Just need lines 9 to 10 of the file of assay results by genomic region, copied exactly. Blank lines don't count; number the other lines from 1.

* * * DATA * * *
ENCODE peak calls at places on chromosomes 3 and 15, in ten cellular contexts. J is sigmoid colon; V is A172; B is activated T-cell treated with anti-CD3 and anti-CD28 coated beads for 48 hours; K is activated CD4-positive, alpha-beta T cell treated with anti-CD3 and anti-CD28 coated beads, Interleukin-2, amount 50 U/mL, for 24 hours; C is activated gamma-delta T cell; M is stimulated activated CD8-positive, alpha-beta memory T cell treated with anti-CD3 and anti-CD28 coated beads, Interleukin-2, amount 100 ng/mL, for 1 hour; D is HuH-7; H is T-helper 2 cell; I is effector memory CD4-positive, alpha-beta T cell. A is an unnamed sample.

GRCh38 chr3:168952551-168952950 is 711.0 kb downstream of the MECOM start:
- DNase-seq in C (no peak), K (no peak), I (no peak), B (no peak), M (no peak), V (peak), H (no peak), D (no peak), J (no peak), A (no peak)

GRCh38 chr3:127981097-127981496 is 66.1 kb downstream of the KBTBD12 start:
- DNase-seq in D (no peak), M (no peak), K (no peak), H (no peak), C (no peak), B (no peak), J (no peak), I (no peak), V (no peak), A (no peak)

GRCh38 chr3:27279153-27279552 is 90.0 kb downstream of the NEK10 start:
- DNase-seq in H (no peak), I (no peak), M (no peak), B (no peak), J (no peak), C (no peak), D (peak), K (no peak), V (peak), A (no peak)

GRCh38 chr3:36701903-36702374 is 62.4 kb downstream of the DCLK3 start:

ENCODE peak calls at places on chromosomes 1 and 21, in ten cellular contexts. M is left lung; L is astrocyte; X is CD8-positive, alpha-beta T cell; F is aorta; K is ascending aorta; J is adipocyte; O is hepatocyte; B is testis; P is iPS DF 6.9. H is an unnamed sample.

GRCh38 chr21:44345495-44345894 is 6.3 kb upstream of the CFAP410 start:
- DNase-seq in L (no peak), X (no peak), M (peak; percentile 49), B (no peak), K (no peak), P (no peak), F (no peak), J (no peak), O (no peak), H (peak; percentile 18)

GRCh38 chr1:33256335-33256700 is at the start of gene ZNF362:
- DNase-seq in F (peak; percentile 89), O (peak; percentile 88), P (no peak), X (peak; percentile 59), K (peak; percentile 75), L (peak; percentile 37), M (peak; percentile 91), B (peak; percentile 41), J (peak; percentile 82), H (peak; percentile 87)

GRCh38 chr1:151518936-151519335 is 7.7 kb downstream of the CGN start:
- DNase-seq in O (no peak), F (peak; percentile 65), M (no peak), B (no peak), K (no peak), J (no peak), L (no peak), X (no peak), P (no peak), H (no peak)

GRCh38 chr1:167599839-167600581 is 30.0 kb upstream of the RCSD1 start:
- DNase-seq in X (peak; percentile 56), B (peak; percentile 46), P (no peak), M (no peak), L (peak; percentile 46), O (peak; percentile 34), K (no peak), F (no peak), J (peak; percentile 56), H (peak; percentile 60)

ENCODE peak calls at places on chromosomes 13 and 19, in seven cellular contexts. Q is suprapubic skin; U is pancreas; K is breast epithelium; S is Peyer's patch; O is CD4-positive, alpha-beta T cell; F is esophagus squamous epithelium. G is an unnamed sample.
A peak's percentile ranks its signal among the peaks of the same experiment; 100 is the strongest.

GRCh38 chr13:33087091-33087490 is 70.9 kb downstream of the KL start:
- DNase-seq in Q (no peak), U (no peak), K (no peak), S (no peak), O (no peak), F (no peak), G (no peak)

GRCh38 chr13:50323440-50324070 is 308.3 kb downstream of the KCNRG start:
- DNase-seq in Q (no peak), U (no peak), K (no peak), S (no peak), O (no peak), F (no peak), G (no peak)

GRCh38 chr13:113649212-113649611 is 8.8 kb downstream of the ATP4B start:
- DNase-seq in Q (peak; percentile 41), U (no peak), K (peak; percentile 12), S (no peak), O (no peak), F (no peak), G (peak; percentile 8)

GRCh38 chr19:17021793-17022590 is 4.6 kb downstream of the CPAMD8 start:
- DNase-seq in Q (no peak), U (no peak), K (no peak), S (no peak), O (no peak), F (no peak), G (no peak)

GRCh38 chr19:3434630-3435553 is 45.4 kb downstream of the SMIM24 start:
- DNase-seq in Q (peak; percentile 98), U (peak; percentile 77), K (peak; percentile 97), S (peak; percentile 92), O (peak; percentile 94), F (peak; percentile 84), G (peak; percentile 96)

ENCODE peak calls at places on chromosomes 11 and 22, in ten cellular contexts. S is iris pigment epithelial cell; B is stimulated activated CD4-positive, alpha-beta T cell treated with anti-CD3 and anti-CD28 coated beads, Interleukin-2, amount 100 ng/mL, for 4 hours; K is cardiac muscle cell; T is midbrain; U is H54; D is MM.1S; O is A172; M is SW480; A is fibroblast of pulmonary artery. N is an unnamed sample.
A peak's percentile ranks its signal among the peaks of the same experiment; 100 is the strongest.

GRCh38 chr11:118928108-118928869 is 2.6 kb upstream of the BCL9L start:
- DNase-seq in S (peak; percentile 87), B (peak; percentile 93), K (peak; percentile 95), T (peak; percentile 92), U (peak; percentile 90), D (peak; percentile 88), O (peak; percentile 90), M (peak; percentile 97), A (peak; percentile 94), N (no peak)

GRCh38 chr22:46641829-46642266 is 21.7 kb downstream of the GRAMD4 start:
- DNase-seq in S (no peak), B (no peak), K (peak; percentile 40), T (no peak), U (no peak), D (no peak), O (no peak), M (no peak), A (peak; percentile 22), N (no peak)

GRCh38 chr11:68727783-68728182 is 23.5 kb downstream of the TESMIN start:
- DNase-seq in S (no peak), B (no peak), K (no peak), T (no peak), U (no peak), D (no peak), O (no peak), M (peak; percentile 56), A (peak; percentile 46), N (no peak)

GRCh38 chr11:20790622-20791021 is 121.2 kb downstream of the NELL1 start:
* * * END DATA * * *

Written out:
ENCODE peak calls at places on chromosomes 1 and 21, in ten cellular contexts. M is left lung; L is astrocyte; X is CD8-positive, alpha-beta T cell; F is aorta; K is ascending aorta; J is adipocyte; O is hepatocyte; B is testis; P is iPS DF 6.9. H is an unnamed sample.

GRCh38 chr21:44345495-44345894 is 6.3 kb upstream of the CFAP410 start: